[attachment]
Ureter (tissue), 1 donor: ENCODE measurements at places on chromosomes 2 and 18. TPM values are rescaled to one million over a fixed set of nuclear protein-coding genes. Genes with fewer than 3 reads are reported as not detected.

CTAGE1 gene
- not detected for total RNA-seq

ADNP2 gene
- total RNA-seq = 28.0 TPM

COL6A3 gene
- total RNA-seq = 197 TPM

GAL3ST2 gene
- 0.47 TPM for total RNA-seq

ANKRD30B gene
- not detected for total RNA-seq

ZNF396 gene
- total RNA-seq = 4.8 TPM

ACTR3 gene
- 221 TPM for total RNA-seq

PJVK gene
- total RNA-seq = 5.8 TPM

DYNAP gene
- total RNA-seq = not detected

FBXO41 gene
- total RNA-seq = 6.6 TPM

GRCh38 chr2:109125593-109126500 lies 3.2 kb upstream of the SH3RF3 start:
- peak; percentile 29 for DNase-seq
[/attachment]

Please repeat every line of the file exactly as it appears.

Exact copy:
Ureter (tissue), 1 donor: ENCODE measurements at places on chromosomes 2 and 18. TPM values are rescaled to one million over a fixed set of nuclear protein-coding genes. Genes with fewer than 3 reads are reported as not detected.

CTAGE1 gene
- not detected for total RNA-seq

ADNP2 gene
- total RNA-seq = 28.0 TPM

COL6A3 gene
- total RNA-seq = 197 TPM

GAL3ST2 gene
- 0.47 TPM for total RNA-seq

ANKRD30B gene
- not detected for total RNA-seq

ZNF396 gene
- total RNA-seq = 4.8 TPM

ACTR3 gene
- 221 TPM for total RNA-seq

PJVK gene
- total RNA-seq = 5.8 TPM

DYNAP gene
- total RNA-seq = not detected

FBXO41 gene
- total RNA-seq = 6.6 TPM

GRCh38 chr2:109125593-109126500 lies 3.2 kb upstream of the SH3RF3 start:
- peak; percentile 29 for DNase-seq